We count up the votes and publish these new preferd spelings in the FREESPELING NEW WORDBOOK which you can download anytime you want and put them in your spelcheker (!).

If you don't like a preferd speling, you don't hav to use it!

The following week, we'll write up a new bunch of candidate words and you vote again. Gradually we shall build up what will become a new Global English Dictionary containing all the old conventional spellings but the new preferd freespelings too.

Conventional speling doesn't disappear, it gradually absorbs new spelings and undergoes a process of metabolic chanj.

BUT, IMPORTANT: each set of alternatives for you to vote on will be carefully selected to try and make sure, if one can do so in English!, that other similar or related words will have similar alternatives on offer when its their turn.

For example we would not want to find we'd ended up with 4=for, 14=forteen BUT 40=FOURTY, would we!

To shape that process I want to enlist the help of a small group of Language Gurus, recognised experts, from the different continents where English is a major spoken language. They can help to select a coherent set of possible freespelings to stand for election.

But they wont be devising Rules you have to follow, nor Reformed Spelings, they'll be choosing some alternativ freespelings-in-harmony for you to vote on."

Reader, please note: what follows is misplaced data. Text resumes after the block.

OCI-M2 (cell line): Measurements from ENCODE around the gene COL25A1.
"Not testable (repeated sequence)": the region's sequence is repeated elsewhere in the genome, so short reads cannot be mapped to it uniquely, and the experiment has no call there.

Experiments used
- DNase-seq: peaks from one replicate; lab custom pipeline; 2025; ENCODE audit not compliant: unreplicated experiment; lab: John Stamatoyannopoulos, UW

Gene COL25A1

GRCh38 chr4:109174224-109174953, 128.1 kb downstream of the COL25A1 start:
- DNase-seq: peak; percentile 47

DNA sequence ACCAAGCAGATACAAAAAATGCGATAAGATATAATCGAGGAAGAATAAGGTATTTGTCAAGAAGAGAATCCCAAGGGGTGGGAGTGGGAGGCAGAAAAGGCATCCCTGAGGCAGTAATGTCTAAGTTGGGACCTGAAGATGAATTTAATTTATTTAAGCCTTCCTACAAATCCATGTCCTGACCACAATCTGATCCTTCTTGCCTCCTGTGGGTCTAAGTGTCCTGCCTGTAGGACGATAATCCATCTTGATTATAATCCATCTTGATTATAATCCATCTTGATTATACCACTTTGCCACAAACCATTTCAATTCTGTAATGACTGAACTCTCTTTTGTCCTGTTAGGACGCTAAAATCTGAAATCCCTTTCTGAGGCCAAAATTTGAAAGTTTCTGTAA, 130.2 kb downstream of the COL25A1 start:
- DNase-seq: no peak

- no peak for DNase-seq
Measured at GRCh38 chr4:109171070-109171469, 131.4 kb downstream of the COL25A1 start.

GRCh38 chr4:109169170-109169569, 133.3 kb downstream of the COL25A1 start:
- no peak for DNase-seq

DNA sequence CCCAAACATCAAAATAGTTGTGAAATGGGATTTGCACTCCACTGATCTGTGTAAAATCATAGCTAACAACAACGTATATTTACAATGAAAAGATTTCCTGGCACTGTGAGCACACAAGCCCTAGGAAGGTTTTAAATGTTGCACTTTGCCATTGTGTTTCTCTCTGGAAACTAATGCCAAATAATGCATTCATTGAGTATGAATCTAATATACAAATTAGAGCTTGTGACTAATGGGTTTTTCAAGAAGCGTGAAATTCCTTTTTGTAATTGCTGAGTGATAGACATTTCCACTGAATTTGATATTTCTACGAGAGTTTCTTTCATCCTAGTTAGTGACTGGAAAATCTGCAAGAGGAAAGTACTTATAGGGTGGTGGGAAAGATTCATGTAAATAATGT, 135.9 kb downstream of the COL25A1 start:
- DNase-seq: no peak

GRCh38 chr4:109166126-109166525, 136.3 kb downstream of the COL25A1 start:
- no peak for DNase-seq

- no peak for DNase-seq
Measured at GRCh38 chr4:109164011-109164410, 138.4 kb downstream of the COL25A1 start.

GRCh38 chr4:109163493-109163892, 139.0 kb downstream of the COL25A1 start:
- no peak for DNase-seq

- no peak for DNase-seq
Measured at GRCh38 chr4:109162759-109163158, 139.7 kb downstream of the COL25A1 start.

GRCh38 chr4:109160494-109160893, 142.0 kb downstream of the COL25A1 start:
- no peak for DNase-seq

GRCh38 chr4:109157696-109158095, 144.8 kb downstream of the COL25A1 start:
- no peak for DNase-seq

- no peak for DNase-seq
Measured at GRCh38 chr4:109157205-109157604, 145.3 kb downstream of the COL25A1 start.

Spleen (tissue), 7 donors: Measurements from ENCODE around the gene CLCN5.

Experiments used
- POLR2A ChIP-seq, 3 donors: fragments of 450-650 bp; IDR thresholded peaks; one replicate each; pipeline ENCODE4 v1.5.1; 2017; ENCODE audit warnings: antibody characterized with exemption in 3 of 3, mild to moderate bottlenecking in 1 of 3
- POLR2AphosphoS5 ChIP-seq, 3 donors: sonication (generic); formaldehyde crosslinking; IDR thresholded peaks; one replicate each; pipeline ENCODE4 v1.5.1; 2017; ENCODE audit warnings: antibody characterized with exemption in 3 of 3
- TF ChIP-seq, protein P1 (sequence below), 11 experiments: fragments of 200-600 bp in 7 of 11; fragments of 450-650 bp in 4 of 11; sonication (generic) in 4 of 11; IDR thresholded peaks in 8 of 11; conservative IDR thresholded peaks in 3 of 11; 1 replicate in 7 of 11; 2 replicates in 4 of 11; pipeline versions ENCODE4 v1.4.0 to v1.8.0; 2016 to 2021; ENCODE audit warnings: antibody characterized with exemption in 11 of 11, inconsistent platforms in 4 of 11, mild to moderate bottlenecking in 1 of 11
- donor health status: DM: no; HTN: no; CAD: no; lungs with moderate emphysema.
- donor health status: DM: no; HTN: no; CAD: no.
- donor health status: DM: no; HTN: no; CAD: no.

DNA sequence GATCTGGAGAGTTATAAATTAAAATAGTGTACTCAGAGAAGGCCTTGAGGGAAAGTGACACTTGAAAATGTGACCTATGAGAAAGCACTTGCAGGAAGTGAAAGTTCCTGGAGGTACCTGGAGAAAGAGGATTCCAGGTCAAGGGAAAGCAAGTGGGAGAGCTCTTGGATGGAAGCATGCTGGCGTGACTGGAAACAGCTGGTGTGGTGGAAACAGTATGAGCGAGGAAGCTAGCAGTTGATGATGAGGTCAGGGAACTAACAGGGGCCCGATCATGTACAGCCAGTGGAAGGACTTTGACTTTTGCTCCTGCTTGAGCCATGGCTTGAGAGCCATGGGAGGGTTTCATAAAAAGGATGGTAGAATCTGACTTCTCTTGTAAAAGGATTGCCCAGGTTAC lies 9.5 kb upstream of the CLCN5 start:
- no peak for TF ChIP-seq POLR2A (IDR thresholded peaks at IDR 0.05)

That group of experts will be central to achieving a coherent set of future Standard Spelings. The Simplified Spelling Society may have important input there!

Where do we go from here?

To achieve a meaningful World Vote, the project needs

Both require relatively modest funding, but most vital is publicity to make sure that people do log on and vote. My current task is to get the backing of an international brand, a "fast-moving consumer good" or an international service. A soft drink, a candy bar, an overnight delivery service? It will take courage by some marketer, but s/he will achieve a profile in six months that would take many brands a generation.

As my business card says:

"One good idea is worth a thousand elephants." Chinese proverb

"There is one thing stronger than all the armies in the world - and that is an idea whose time has come." The Nation 15 April 1943